Three key nutrients depleted by the pill

July 13, 2015 by
Filed under: Research, Spinewave Bulletin 

oral contraceptive chiropractic

There has been evidence accumulating over the years that certain nutrients may become depleted while a woman is on an oral contraceptive1.

While there are likely dozens of nutrients that are important in maintaining fertility and the monthly cycle, there are a few in particular that are extremely important in supporting the menstrual cycle.


Zinc is a critical nutrient to consider. Many healthcare providers recommend an increase in zinc intake for females on oral contraception or struggling with loss of menstruation following the use of the pill. There is evidence demonstrating that women who take oral contraceptives have lower plasma zinc levels2. Some healthcare practitioners theorise that taking oral contraception might either cause zinc deficiency or copper overload, which could contribute to the loss of healthy menstrual function.

Zinc can be sometimes difficult to replenish without short term therapeutic supplementation, even in the context of a whole foods diet. If you’re willing to eat lots of shellfish (oysters and clams), red meat, pumpkin seeds and poultry, you may be able to avoid supplementing with zinc. 15-30mg of zinc per day is recommended for someone with post birth control syndrome. If you do supplement, be sure to take it with a meal otherwise you may get sudden, intense nausea.

Further reading: Consequences of zinc deficiency



While many in the healthcare community feel that everyone can benefit from daily magnesium supplementation, it’s especially important for those on birth control (or coming off birth control) to supplement with magnesium.

Magnesium is difficult to get enough of in our modern diets, and some evidence shows that serum magnesium levels are reduced by oral contraceptive use3. If you have a history of birth control use, using a chelated form of magnesium is recommended, taking 200-400mg daily to supplement what you’re getting from food.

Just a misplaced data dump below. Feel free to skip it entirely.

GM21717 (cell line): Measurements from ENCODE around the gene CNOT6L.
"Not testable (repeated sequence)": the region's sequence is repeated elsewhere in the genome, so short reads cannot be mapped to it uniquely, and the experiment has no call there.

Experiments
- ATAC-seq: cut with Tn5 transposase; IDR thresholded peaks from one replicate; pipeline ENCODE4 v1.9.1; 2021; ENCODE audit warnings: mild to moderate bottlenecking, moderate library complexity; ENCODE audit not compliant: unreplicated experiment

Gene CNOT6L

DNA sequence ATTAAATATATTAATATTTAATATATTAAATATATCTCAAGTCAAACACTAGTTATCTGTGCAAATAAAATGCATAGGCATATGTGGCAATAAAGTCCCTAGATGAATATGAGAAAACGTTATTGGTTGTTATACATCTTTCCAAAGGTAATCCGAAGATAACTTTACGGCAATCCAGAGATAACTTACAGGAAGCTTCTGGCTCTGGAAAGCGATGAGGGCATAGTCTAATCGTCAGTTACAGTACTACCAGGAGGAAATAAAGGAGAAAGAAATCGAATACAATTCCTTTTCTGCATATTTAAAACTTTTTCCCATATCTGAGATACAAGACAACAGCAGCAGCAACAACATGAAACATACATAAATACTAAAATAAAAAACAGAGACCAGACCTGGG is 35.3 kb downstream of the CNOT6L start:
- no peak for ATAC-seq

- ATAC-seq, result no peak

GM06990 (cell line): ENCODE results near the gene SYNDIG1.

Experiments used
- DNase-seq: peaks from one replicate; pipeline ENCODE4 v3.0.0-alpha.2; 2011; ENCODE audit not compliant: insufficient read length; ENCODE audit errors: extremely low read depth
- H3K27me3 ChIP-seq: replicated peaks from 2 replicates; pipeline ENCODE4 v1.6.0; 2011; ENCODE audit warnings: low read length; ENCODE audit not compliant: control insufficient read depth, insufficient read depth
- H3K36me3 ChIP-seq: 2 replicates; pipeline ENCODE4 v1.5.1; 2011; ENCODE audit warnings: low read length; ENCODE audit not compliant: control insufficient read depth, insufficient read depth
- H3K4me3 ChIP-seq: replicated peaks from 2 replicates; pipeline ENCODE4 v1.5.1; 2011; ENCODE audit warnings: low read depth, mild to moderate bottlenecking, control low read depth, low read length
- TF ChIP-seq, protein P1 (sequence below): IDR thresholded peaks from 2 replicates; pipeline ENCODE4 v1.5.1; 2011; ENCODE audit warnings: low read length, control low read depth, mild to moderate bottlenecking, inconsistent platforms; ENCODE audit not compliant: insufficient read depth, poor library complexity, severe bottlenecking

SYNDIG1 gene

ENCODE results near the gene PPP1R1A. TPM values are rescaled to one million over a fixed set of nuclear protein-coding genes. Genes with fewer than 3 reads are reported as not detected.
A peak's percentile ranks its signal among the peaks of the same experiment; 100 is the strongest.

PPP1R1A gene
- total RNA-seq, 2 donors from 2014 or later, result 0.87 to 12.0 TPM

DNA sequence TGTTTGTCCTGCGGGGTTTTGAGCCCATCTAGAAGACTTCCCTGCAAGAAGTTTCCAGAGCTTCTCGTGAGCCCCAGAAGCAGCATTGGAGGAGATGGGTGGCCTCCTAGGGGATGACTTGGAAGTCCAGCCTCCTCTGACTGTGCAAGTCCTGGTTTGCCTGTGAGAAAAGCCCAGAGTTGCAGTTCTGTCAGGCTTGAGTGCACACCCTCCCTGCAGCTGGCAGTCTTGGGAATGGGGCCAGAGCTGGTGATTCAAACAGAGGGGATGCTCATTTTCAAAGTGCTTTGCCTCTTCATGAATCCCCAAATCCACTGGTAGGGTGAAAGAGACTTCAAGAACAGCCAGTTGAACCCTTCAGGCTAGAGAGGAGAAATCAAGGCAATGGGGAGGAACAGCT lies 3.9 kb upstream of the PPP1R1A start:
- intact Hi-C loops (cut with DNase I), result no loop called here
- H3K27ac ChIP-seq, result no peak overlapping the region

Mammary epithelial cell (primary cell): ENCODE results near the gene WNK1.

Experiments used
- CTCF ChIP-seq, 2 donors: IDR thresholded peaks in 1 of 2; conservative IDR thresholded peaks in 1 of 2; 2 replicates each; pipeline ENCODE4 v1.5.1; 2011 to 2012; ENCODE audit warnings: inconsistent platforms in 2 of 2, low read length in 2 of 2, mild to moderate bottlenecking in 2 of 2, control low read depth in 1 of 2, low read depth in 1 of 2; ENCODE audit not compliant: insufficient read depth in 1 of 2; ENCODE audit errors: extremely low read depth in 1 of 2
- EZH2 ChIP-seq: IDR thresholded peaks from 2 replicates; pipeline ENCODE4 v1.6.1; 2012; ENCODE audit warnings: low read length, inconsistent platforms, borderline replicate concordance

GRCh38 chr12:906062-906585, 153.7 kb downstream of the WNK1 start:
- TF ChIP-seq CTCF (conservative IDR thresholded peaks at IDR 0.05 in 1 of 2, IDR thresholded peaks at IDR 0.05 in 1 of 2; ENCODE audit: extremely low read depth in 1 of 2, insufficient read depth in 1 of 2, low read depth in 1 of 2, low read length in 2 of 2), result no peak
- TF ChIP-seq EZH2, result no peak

Vitamin B6

Finally, vitamin B6 can be helpful in restoring menstrual function in women with post birth control syndrome or those taking oral contraception. A 2011 study found that those who used oral contraceptives had lower plasma vitamin B6 concentrations4, and one type of amenorrhoea caused by high prolactin levels was able to be treated using B6 supplementation5, suggesting that supplementing with B6 may be beneficial in post birth control syndrome.

Vitamin B6 (pyridoxal-5-phosphate) is found in a variety of foods and is generally safe to take as a supplement at doses below 100mg per day.

P5P vitamin B6


  1. Palmery, M. Oral contraceptives and changes in nutritional requirements. Eur Rev Med Pharmacol Sci. 2013. 17 (13): 1804-1813.
  2. Fallah S, et al. Effect of contraceptive pill on the selenium and zinc status of healthy subjects. Contraception. 2009. 80 (1): 40-3.
  3. Blum M, et al. Oral contraceptive lowers serum magnesium. Harefuah. 1991. 121(10): 363-364.
  4. Wilson, SM, et al. Oral contraceptive use: impact on folate, vitamin B6, and vitamin B12 status. Nutrition Reviews. 2011. 69: 572–583.
  5. McIntosh, EN. Treatment of women with the galactorrhea-amenorrhea syndrome with pyridoxine (vitamin B6). J Clin Endocrinol Metab. 1976. 42(6): 1192-1195.
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